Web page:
Agent-based simulation has become increasingly popular as a modeling approach in the social sciences because it enables researchers to build models where individual entities and their interactions are directly represented. The Second Edition of Nigel Gilbert's Agent-Based Models introduces this technique; considers a range of methodological and theoretical issues; shows how to design an agent-based model, with a simple example; offers some practical advice about developing, verifying and validating agent-based models; and finally discusses how to plan an agent-based modelling project, publish the results and apply agent-based modeling to formulate and evaluate social and economic policies. An accompanying simulation using NetLogo and commentary on the program can be downloaded on the book’s website:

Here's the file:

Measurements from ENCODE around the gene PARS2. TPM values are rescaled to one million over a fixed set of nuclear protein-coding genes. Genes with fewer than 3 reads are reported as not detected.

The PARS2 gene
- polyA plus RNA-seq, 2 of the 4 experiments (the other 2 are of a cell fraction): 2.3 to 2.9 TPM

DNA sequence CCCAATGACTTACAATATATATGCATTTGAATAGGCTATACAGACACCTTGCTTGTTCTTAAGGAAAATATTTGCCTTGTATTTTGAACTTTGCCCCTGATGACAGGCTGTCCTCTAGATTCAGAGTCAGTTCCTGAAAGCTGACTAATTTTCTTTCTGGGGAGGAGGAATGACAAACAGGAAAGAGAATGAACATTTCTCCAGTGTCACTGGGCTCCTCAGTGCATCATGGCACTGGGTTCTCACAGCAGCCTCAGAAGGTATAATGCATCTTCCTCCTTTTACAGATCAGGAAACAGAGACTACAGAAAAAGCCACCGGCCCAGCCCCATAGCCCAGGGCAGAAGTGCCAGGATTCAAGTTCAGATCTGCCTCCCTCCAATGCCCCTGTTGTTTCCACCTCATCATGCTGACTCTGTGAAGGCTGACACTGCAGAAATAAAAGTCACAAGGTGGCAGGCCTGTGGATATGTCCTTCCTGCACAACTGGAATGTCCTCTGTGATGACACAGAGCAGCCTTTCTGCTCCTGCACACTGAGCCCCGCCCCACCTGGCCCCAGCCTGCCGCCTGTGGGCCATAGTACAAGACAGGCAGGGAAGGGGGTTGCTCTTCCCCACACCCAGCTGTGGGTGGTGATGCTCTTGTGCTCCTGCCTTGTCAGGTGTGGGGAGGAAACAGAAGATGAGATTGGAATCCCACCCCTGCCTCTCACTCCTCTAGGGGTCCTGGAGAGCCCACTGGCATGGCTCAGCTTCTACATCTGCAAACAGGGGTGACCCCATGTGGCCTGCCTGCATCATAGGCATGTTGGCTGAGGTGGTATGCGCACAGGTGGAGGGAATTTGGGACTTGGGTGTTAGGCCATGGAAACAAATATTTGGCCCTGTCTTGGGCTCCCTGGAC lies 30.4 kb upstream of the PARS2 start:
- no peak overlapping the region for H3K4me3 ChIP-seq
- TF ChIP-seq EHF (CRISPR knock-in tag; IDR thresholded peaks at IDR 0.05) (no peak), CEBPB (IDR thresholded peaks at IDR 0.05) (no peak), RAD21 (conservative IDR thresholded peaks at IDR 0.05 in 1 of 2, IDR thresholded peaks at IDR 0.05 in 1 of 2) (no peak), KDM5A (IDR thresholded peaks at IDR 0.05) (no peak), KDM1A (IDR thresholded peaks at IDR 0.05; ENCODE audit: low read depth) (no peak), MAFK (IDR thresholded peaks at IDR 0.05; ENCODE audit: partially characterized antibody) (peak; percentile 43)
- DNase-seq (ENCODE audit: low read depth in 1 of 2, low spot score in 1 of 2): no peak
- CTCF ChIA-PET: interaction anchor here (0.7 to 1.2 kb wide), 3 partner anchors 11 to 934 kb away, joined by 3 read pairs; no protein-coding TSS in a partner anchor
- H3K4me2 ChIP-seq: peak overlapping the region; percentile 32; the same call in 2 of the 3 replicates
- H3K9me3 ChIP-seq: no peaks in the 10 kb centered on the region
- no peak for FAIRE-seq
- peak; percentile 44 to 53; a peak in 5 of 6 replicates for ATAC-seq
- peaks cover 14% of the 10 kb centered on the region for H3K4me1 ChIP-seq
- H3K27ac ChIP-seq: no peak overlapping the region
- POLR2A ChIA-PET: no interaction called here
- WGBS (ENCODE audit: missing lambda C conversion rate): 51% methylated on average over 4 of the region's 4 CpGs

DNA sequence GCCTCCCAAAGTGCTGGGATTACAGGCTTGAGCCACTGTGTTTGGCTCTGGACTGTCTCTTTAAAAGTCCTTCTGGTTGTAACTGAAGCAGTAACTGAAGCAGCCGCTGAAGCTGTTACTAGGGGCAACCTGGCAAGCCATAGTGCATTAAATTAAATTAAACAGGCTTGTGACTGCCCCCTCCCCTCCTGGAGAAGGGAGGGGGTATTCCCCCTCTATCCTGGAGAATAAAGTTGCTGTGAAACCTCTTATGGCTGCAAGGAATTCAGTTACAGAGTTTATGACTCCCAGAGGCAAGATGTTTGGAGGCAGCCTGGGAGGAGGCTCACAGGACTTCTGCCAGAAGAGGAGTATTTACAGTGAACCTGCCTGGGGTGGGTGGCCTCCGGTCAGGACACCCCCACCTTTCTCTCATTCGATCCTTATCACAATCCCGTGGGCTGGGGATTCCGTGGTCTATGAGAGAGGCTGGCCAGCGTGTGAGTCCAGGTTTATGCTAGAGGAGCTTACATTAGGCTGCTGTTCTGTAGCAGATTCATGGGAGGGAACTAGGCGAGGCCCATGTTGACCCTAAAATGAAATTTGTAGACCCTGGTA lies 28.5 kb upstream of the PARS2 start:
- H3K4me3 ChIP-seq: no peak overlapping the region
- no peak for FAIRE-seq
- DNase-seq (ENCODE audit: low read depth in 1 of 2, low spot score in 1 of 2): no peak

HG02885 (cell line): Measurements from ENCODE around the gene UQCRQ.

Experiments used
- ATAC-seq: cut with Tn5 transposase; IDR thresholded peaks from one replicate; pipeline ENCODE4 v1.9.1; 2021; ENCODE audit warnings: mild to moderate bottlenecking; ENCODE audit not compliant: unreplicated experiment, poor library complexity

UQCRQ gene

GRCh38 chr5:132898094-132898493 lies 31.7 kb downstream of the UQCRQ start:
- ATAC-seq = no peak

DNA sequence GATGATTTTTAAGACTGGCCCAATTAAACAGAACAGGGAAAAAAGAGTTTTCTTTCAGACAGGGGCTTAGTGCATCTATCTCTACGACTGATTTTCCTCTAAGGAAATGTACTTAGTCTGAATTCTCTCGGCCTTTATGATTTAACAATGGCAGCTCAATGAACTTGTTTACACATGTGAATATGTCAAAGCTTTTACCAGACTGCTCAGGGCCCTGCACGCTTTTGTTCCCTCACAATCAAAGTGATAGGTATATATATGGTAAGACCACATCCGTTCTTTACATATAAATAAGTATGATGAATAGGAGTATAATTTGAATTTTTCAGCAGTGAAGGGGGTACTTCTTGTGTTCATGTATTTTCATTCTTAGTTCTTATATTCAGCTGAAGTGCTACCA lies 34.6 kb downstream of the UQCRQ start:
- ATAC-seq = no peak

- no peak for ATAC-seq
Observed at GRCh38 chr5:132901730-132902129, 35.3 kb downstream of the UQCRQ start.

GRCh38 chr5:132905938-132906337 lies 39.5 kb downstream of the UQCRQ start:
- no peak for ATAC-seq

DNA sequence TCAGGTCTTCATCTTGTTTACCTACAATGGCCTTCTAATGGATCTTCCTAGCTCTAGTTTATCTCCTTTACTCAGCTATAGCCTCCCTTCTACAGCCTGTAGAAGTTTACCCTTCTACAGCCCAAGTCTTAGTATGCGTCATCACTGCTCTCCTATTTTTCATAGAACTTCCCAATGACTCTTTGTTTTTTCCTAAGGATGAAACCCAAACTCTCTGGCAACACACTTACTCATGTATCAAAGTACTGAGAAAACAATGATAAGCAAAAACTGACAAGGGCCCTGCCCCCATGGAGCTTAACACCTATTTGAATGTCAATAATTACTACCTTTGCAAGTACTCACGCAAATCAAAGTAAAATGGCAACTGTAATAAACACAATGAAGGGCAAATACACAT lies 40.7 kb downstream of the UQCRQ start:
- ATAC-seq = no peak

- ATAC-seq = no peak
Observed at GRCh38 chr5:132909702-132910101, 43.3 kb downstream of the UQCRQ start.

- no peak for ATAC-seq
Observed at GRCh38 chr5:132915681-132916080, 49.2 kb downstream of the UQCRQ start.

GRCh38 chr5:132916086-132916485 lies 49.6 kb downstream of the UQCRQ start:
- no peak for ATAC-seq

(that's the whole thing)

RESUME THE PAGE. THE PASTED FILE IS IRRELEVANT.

Developing An Agent-Based Model

4.1 Modeling Toolkits, Libraries, Languages, Frameworks, and Environments

In this chapter we will consider how, having designed a model, one can implement it in programming code and how one can then check that the design and the code are correct.

Although some modelers build their agent-based models using only a conventional programming language (most frequently Java, although any language could be used), this is a difficult way to start. Over the years, it has become clear that many models involve the same or similar building blocks with only small variations. Rather than continually reinventing the wheel, commonly used elements have been assembled into libraries or frameworks that can be linked into an agent-based program. The first of these to be widely used ...

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